Casino Stalker | Land Acquisitions | NIGC
NIGC asks Fort Sill Apache Tribe about New Mexico site

The National Indian Gaming Commission is asking the Fort Sill Apache Tribe of Oklahoma to justify its off-reservation gaming site in New Mexico.

The NIGC wants to know whether the 30-acre site meets the definition of "Indian lands" under the Indian Gaming Regulatory Act. The tribe is building Class II facility on the land, which was taken into trust by the Bush administration in 2001.

"IGRA requires tribes to game on Indian lands over which they have jurisdiction," Penny Coleman, the acting general counsel at NIGC, wrote in a February 7 letter [PDF]. "Furthermore, IGRA prohibits gaming on trust lands acquired after October 17, 1988 except in limited circumstances."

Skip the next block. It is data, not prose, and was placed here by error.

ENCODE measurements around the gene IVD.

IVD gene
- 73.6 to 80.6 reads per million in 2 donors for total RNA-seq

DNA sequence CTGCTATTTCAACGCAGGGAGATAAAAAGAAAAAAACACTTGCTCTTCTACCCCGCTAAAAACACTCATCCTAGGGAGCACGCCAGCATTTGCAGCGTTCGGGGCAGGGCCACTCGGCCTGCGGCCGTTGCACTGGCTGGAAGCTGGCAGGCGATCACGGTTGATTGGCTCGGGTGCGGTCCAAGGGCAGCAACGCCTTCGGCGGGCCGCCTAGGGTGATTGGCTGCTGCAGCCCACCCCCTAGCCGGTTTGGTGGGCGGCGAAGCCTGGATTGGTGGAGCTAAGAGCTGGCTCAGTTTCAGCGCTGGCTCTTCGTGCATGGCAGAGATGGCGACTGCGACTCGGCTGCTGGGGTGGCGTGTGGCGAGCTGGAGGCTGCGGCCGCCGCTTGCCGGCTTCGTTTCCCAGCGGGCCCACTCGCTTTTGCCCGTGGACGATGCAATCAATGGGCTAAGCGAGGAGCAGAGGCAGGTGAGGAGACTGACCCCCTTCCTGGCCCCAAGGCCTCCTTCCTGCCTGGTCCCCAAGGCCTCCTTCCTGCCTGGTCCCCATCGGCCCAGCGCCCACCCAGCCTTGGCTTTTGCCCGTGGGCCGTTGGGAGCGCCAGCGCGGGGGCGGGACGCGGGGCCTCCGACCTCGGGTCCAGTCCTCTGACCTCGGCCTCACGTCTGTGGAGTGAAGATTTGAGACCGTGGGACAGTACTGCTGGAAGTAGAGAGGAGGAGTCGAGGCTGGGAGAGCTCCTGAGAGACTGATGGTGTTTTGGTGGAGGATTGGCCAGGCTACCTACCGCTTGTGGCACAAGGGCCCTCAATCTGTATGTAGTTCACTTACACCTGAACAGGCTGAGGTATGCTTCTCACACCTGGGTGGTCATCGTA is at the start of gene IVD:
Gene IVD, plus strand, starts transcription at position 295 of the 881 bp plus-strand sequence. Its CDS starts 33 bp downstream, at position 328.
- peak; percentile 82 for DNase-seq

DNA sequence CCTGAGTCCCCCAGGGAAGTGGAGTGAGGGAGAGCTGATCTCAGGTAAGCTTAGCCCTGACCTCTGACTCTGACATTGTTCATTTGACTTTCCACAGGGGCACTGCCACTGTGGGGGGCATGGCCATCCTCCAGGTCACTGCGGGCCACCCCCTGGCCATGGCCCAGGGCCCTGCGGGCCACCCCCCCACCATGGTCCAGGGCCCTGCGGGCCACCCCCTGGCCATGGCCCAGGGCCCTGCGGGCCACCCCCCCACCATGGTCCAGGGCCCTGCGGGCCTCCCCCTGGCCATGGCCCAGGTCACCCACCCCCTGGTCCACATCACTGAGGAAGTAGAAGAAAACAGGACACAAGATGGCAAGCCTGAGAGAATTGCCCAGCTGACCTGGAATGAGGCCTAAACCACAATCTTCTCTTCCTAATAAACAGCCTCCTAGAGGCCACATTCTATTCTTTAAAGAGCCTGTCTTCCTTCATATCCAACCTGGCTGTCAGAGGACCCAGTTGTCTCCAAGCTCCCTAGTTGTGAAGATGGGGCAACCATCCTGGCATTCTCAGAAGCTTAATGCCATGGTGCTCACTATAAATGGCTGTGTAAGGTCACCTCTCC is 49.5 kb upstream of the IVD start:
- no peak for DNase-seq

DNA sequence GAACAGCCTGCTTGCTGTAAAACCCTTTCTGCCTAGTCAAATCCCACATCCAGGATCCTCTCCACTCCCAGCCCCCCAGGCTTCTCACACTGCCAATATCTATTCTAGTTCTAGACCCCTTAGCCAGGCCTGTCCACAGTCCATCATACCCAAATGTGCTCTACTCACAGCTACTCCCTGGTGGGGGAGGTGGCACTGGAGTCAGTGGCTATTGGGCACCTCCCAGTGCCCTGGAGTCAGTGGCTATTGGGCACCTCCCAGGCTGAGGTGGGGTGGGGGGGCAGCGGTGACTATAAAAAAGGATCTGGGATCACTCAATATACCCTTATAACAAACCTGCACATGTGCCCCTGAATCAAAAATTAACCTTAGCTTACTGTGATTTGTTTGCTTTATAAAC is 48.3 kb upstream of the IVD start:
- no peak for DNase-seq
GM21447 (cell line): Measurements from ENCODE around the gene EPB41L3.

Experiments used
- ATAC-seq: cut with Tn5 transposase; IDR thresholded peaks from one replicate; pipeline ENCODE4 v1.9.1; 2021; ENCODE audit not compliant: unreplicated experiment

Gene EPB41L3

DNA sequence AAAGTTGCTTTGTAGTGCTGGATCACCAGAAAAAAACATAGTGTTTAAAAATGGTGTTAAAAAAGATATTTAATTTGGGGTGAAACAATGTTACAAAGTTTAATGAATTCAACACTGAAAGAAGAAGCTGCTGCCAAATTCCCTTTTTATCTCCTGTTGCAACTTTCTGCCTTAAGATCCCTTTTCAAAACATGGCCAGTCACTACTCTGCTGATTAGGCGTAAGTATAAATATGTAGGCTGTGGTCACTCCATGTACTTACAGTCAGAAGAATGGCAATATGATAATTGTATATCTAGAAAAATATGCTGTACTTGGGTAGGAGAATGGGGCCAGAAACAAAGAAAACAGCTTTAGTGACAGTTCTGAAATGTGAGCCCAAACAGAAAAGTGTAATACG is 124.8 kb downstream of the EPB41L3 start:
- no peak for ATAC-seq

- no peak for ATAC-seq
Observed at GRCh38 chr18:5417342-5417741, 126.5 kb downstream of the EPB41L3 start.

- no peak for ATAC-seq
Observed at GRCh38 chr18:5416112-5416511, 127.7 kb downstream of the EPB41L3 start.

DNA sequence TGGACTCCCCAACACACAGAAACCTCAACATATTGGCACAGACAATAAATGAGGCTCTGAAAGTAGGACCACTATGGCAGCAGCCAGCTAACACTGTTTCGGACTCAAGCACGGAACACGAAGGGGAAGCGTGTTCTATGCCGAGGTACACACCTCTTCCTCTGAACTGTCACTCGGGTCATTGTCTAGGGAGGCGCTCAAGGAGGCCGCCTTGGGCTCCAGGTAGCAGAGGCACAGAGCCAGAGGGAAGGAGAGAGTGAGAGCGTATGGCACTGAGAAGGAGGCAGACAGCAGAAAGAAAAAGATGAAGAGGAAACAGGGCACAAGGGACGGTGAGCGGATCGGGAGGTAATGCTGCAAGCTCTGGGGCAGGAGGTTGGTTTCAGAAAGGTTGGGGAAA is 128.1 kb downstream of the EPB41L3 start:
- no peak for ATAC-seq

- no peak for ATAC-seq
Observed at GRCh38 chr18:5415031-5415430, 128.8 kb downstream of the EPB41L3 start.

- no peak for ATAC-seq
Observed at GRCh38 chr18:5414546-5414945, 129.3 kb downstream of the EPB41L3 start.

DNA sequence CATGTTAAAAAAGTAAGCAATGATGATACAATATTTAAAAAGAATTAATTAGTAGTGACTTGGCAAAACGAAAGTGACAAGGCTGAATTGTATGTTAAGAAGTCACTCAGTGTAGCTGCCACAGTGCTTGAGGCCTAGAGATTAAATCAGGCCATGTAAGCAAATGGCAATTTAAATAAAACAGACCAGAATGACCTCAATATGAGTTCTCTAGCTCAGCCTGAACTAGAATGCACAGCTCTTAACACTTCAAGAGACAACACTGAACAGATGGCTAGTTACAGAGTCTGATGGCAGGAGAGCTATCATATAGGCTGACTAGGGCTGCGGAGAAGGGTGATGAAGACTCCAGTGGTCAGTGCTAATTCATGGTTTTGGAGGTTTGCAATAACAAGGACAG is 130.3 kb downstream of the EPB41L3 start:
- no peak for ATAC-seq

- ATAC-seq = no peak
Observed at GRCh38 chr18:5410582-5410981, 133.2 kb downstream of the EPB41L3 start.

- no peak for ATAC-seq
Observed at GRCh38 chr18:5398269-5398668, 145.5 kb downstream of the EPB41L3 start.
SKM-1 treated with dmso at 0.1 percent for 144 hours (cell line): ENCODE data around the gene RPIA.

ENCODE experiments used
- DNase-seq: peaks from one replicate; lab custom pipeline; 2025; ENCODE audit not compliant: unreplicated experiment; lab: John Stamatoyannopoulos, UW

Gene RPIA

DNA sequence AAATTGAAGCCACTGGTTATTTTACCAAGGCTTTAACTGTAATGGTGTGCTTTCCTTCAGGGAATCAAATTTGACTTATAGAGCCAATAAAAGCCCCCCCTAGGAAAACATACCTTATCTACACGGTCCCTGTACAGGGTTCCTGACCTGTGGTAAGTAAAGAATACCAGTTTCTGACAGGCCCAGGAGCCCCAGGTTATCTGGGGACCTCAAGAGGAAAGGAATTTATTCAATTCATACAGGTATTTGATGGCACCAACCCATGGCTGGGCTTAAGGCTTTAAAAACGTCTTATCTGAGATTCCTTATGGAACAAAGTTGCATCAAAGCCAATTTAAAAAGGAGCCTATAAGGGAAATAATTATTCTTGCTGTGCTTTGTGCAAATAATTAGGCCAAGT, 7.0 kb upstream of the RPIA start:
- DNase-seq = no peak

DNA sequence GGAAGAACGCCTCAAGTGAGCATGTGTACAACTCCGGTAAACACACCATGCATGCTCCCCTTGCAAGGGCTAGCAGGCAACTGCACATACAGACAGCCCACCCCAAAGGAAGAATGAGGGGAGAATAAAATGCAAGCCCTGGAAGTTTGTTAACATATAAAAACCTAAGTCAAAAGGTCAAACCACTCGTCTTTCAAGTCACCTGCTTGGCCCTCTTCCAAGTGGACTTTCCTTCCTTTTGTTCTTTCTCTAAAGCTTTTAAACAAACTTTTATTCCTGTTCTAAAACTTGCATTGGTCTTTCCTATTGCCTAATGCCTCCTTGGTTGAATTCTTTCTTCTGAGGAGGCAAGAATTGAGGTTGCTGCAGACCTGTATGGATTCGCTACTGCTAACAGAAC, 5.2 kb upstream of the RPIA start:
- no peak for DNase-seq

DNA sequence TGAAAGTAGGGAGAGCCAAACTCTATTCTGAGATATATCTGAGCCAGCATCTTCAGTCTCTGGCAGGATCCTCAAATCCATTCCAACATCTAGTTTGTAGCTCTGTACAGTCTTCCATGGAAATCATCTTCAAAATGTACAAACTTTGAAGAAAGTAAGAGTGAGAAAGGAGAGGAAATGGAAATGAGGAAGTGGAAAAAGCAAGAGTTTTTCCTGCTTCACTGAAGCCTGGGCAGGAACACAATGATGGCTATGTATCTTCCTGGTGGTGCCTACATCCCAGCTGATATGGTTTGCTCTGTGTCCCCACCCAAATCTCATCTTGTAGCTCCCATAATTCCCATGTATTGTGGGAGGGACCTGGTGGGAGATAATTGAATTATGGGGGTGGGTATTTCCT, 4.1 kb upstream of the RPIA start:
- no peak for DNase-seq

Chairman Jeff Houser has defended the tribe's ability to use the site for gaming. He appears to be claiming the land was taken into trust pursuant to some kind of settlement, which could meet one of the IGRA exceptions.

Coleman wants the tribe to submit documentation about the legality of the site. She says the NIGC could take some kind of enforcement action if the casino is not being operated on "Indian lands."

The site is about 750 miles away from the tribe's headquarters in Apache, Oklahoma.